AR-News: The New Yorker: THE LAST MEOW; Organ transplants, chemotherapy, root canal-how far would you go for a pet?

Karen Dawn KarenDawn at DawnWatch.com
Tue Sep 9 10:56:01 EDT 2003


The New Yorker
September 8, 2003

 FACT; Annals Of Veterinary Medicine; Pg. 46

 THE LAST MEOW;
Organ transplants, chemotherapy, root canal-how far would you go for a pet?

 BURKHARD BILGER


She arrived in Manhattan looking ravaged and ravishing, like a queen of
silent film with one last swoon left in her. Her sleek ermine coat was
matted and worn, her long neck so weak that it drooped to her chest. For
months she had managed to hide her condition, eating full meals yet still
losing weight. Now she was days away from dying, but her pale-green eyes
didn't show it.

Shawn Levering glanced down at his cat, Lady, then cast a bewildered look
around the waiting room of the Animal Medical Center, on New York's Upper
East Side. He had on scuffed bluejeans and a faded Wheels of Time T-shirt,
silk-screened with a picture of a custom Cadillac. His face was freckled and
ruddy, his forearms thickly cabled. Standing in the middle of the room, his
feet spread wide, he had the specific gravity of a man who knows exactly
where to reach for his tools. Back home, in Wilmington, Delaware, Levering
liked to work on old cars, taking rusted wrecks and transforming them into
street rods. But this cat and her problems, and the city to which he'd been
compelled to take her, were beyond him. "This place is crazy," he said. "The
taxi-drivers are like demolition experts. I just hope we can find our way
out again."

Beside him, the veterinarian, Cathy Langston, nodded, her eyes on Lady. The
cat was in the throes of chronic renal failure, she said. Her kidneys
weren't filtering out the toxins in her blood anymore. "I think she would
definitely benefit from dialysis. It won't make her kidneys better, but it
will buy her time to see if she's a good candidate for a transplant." There
were risks: clotting, internal bleeding, dangerous drops in blood pressure.
More than a quarter of Lady's blood would be taken out of her body each time
and filtered artificially. If the dialysis was done too quickly, it could
cause seizures or even a coma, but the alternative was certain death. "I've
got the whole team on standby," Langston said. "We can whisk her back, put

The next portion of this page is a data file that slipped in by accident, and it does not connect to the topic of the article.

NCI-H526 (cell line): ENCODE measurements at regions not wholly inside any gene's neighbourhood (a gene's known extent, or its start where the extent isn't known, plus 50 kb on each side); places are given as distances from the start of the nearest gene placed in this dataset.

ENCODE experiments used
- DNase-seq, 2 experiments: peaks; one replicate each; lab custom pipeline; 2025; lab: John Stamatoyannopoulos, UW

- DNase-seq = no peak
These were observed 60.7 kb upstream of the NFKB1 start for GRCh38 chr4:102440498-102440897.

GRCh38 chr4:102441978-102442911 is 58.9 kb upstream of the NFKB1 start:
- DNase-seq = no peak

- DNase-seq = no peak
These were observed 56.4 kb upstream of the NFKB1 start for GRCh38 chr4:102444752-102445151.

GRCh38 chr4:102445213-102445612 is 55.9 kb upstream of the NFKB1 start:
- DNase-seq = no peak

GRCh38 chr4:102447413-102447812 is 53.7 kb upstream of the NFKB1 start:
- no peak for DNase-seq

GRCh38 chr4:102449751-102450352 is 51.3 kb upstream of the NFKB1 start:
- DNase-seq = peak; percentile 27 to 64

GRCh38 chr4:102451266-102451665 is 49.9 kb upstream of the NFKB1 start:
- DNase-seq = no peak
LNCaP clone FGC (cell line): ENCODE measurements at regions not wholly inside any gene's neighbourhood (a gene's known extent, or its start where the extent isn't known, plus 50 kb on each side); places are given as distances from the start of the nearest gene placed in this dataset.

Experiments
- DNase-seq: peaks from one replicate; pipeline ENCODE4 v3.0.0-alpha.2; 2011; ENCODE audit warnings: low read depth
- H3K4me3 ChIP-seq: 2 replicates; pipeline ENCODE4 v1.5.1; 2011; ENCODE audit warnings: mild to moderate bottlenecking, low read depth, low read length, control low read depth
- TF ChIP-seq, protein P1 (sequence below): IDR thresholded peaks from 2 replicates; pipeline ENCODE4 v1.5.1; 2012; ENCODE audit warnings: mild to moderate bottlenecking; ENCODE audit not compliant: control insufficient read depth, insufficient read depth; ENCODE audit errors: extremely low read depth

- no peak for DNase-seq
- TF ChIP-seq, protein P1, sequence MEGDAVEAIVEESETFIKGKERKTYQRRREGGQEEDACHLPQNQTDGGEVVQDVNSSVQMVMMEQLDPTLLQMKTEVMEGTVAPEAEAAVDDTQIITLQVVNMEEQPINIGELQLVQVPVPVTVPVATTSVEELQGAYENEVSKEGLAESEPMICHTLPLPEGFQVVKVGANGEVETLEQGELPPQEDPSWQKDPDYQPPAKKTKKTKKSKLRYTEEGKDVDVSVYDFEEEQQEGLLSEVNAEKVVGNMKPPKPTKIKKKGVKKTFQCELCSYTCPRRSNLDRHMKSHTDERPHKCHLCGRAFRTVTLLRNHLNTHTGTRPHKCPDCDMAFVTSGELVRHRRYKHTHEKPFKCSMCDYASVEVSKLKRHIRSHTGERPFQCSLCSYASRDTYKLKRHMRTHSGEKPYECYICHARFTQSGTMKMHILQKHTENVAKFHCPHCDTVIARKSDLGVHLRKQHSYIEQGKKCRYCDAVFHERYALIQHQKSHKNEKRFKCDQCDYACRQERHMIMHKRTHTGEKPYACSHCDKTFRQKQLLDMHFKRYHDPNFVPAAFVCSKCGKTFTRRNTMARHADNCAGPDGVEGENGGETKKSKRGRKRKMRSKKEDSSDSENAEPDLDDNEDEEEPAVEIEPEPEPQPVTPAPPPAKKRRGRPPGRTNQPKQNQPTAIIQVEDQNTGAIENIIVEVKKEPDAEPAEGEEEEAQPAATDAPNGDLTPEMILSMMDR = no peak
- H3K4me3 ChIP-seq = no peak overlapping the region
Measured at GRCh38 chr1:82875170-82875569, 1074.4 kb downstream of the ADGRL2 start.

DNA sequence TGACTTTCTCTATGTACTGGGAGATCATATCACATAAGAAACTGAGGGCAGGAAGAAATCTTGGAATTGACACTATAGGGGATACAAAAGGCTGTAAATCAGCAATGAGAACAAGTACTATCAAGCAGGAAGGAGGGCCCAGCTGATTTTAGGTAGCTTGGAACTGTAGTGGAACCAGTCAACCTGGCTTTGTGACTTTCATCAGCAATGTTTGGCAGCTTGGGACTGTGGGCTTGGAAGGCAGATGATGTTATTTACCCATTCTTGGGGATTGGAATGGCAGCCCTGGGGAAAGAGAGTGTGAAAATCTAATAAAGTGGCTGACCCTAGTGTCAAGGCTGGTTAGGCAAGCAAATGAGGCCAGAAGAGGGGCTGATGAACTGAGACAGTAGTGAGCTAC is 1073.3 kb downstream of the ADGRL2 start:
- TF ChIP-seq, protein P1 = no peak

in a catheter, and take a biopsy today. If she passes all the tests, we
could have her ready for transplant by next week."

Like many of the center's eighty-five veterinarians, Langston is a
specialist. "Everyone has to have a passion, and the kidneys are mine," she
says. But such passions are relatively new in her field. Little more than
twenty years ago, all vets were general practitioners, and neutering and
spaying were among the most elaborate procedures they performed. Now the
American Veterinary Medical Association has more than seven thousand
specialists in thirty-nine fields, including cardiology, radiology,
ophthalmology, and oncology. As the director of the center's
quarter-million-dollar kidney unit, Langston usually has one or two patients
in dialysis at any given time. Some owners have chartered planes for their
animals, then stayed at nearby hotels during the treatment. But not all her
clients are wealthy.

"We're looking at spending a thousand dollars in the next twenty-four hours
and between three and four thousand in the next week," Langston told
Levering. If the dialysis was successful, Lady would have to be transferred
to the University of Pennsylvania, where her condition was first diagnosed.
(The university's veterinary hospital didn't yet have a dialysis unit, but
its vets were more experienced in performing transplants, and Lady was a
high-risk patient.) The total cost would be more than fifteen thousand
dollars.

Levering sighed and shook his head. Lady was already anemic, asthmatic, and
congenitally blind. She had been born on the streets of Wilmington four
years earlier, and dropped at a local animal clinic at the age of six